Various breathing techniques are taught as well as when to use a particular technique, such as breathing the baby down the birth canal (as opposed to pushing the baby out). Breathing techniques are rehearsed in every class – which is important so that you can remember it. One is also required to practice on a daily basis at home. Information is given about birth positions, fetal positioning (head down is not the only thing to look out for!) and what to do if the baby is not in an ideal position. In addition, one is taught about all the possible medical terms and interventions that can potentially be offered in a hospital and includes tips on how to avoid having a caesarean – this information is very important when you are faced with a situation of having to make an on-the-spot decision about what to use / do. Some of the tools used include positive reinforcements and a relaxation CD called Rainbow Relaxation. On the whole, it is a very comprehensive course that covers almost everything and anything that one needs to know about this experience known as ‘birthing’.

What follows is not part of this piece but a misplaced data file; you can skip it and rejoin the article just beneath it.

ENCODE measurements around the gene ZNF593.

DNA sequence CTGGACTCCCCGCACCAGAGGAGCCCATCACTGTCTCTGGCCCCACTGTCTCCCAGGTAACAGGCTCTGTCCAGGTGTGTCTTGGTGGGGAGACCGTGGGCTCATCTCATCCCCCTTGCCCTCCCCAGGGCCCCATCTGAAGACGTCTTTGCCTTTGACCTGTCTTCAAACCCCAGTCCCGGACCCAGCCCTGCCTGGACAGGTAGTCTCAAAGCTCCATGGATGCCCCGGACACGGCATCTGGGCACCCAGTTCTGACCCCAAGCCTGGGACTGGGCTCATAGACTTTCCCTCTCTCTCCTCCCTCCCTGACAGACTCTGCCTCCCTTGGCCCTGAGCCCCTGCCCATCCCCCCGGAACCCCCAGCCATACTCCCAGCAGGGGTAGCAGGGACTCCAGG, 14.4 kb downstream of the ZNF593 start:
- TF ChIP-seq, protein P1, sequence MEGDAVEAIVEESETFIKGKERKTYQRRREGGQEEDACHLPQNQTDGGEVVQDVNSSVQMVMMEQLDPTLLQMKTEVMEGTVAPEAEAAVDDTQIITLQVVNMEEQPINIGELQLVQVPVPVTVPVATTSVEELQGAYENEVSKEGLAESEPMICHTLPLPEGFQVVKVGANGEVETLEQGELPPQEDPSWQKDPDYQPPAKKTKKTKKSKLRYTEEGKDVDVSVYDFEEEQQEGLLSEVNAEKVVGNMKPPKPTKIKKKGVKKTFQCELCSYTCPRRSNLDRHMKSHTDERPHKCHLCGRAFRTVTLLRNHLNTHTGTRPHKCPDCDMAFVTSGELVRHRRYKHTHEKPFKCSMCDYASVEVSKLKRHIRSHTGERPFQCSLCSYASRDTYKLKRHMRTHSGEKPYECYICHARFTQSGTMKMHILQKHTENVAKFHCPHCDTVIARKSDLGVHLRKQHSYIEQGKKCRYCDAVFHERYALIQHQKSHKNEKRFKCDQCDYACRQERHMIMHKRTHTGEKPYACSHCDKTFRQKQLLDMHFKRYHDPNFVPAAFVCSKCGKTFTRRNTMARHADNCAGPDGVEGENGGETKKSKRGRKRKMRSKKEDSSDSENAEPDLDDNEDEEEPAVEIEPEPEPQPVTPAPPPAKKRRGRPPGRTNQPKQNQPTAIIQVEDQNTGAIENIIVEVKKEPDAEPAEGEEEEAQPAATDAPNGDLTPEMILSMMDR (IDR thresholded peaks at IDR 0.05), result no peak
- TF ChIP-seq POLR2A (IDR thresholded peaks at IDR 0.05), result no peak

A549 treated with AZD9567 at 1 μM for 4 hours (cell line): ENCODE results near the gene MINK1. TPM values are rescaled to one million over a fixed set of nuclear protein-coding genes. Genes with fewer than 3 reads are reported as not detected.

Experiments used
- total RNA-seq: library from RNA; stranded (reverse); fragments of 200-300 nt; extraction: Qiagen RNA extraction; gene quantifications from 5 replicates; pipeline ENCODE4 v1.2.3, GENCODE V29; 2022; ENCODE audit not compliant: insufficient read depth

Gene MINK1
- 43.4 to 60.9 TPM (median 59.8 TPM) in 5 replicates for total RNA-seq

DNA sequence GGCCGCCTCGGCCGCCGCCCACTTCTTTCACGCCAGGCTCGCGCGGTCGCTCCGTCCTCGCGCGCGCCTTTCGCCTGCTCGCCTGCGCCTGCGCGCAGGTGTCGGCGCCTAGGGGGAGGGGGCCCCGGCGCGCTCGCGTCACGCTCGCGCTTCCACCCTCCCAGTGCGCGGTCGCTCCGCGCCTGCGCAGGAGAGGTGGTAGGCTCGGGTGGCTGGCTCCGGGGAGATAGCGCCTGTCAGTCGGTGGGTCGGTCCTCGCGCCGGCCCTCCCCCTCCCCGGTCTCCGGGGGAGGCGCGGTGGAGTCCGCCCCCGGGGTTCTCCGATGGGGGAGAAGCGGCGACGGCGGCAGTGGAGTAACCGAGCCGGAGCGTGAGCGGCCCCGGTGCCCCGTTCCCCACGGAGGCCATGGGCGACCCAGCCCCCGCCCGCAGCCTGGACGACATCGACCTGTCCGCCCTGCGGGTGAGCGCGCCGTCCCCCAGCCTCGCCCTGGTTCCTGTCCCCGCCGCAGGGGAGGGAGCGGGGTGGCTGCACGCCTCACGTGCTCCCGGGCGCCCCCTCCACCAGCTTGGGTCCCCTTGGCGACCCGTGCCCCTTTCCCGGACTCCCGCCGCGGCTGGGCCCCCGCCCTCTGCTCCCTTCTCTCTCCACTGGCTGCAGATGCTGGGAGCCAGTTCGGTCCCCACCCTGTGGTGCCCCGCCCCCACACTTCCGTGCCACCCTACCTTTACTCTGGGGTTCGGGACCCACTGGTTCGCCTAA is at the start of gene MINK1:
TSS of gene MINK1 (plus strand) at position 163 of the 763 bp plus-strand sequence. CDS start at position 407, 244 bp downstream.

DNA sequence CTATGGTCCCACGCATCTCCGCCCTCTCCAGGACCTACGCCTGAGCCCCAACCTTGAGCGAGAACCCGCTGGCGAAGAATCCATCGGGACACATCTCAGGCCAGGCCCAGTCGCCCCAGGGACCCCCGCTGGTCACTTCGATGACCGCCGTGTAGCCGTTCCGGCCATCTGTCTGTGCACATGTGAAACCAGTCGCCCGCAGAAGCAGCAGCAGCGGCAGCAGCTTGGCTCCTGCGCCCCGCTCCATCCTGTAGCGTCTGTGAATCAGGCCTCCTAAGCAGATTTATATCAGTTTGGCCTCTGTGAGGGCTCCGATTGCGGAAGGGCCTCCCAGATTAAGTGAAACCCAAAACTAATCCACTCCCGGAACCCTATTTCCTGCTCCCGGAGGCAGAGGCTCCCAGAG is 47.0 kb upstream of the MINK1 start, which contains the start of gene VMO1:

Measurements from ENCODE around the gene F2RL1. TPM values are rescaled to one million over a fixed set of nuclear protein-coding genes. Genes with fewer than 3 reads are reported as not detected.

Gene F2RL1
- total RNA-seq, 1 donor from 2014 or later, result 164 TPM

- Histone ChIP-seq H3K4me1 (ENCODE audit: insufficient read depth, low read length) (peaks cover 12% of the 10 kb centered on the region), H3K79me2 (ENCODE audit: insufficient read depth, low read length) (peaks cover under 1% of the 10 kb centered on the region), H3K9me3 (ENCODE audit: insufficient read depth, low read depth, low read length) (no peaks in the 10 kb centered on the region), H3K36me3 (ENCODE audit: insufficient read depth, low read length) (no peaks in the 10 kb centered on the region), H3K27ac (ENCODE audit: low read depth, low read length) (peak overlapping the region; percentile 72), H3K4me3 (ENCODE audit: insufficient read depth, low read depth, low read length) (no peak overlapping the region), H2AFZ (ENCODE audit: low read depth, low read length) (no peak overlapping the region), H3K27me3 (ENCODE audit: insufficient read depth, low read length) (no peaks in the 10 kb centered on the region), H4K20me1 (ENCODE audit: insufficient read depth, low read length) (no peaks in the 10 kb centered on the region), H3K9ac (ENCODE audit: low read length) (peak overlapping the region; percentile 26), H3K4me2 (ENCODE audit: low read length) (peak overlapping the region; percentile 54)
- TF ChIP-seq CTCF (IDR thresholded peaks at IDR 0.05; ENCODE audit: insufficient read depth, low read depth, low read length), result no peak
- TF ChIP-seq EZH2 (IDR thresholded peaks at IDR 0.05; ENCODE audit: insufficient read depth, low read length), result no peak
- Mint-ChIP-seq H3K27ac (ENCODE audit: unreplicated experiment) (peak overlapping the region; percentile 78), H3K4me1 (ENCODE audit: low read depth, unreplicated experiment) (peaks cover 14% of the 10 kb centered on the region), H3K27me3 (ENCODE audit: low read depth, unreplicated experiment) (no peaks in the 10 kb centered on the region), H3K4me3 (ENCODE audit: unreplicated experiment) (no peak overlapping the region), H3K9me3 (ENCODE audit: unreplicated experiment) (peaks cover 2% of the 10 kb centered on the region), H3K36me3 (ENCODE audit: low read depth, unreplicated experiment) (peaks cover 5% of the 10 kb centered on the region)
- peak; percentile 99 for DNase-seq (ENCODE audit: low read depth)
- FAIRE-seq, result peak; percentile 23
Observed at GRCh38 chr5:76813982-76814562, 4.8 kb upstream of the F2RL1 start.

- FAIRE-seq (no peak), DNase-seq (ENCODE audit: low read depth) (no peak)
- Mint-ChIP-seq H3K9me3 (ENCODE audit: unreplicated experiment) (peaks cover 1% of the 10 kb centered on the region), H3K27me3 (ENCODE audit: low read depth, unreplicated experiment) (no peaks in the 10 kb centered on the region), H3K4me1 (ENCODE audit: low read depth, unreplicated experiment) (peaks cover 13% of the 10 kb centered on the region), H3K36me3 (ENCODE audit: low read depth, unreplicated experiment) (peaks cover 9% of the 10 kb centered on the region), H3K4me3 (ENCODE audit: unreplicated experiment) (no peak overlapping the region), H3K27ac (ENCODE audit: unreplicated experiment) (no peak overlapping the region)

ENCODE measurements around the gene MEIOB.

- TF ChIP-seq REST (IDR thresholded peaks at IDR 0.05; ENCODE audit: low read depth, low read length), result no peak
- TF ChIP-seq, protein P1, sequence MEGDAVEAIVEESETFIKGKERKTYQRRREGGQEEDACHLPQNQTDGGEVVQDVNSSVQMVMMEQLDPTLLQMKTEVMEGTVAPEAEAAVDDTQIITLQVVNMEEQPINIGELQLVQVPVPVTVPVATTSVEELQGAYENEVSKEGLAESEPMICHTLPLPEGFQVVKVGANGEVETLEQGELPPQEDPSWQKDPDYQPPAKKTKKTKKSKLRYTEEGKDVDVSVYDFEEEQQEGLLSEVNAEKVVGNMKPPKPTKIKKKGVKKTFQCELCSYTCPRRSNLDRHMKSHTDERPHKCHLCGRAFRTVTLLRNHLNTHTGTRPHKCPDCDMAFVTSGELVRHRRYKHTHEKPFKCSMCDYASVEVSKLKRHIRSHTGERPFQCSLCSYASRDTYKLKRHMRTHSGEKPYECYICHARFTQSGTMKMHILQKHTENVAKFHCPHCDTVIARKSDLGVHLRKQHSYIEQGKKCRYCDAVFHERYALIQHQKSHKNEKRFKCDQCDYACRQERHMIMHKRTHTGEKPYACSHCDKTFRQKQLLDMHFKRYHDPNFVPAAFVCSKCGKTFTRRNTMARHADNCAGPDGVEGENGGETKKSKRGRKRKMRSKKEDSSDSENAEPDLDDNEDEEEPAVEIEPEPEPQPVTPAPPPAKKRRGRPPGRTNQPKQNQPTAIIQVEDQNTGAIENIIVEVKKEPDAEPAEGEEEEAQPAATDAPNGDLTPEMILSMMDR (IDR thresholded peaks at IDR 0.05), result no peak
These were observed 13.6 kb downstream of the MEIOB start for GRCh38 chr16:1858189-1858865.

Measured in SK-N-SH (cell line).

It was Dr. Grantly Dick-Read, an English obstetrician, who discovered what is now known as hypnobirthing in the 1920s. The discovery came about when he was called to a laboring woman’s home to assist with her birth. She was a young woman, and said to him, ‘It is not supposed to be painful, is it?’ Dr. Dick-Read went on to witness her giving birth in a calm manner, without need or want of the medical tools of that era, which at one point in time included chloroform (!?). Yes, before the invention of the epidural that was what they used to knock laboring women out. Queen Victoria was one of those who used it for the deliveries of her 8th and 9th children (, Since these women were at least semi-conscious, in many cases, they ended up needing even further assistance such as forceps and caesarean to get the baby out – simply because when knocked out, the body cannot perform the way it was created to. It’s truly a case of one (unnecessary) intervention leading to another.